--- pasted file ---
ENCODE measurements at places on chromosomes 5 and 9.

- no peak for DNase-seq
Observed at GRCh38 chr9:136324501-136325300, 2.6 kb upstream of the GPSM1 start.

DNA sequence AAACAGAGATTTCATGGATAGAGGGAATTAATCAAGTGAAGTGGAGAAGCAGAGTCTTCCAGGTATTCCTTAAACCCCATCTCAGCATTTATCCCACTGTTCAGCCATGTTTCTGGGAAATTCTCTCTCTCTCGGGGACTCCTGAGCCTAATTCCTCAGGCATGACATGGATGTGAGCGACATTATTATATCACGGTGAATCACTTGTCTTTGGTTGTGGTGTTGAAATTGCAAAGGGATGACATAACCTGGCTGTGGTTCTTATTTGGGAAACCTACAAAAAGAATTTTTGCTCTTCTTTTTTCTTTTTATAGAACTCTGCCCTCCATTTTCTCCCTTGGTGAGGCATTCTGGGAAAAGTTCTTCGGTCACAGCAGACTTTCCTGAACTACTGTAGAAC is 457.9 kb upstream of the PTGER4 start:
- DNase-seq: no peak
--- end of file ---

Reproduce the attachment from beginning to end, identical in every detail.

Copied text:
ENCODE measurements at places on chromosomes 5 and 9.

- no peak for DNase-seq
Observed at GRCh38 chr9:136324501-136325300, 2.6 kb upstream of the GPSM1 start.

DNA sequence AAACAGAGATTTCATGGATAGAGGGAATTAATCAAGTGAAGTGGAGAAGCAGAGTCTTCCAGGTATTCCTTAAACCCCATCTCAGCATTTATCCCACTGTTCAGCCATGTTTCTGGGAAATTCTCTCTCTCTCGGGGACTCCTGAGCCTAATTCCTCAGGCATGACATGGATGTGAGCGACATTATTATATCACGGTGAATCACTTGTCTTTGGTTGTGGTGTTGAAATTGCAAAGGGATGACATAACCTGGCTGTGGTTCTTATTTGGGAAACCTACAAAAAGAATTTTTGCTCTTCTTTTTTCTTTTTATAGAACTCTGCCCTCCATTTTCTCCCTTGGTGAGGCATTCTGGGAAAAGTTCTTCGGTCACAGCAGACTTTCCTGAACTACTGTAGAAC is 457.9 kb upstream of the PTGER4 start:
- DNase-seq: no peak